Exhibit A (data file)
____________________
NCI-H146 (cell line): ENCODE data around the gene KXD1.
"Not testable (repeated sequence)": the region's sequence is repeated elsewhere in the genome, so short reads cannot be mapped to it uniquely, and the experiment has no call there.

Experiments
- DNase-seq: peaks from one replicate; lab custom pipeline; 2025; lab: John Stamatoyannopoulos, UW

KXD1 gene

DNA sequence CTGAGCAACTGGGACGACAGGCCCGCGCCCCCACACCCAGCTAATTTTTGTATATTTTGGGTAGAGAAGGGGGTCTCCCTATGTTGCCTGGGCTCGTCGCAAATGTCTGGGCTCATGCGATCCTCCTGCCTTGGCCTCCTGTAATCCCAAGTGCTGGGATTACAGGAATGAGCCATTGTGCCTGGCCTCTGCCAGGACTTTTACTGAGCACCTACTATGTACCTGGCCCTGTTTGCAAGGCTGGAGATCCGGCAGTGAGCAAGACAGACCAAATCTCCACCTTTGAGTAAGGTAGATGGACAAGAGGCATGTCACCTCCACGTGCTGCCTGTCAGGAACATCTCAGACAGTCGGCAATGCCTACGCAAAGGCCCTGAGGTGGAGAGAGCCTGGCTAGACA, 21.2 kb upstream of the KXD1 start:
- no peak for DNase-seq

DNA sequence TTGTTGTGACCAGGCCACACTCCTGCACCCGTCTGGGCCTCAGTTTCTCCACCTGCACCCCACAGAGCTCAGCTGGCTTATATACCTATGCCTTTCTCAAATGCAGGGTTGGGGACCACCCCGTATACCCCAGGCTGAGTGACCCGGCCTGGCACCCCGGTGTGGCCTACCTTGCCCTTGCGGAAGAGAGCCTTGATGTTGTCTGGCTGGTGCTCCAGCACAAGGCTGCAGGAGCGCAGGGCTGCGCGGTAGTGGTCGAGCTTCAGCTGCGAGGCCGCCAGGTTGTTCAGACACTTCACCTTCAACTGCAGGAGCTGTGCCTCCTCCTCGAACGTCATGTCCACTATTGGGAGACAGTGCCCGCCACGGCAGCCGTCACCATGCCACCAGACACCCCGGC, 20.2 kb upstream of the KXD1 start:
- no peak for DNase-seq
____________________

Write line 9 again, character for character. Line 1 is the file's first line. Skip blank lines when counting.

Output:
- no peak for DNase-seq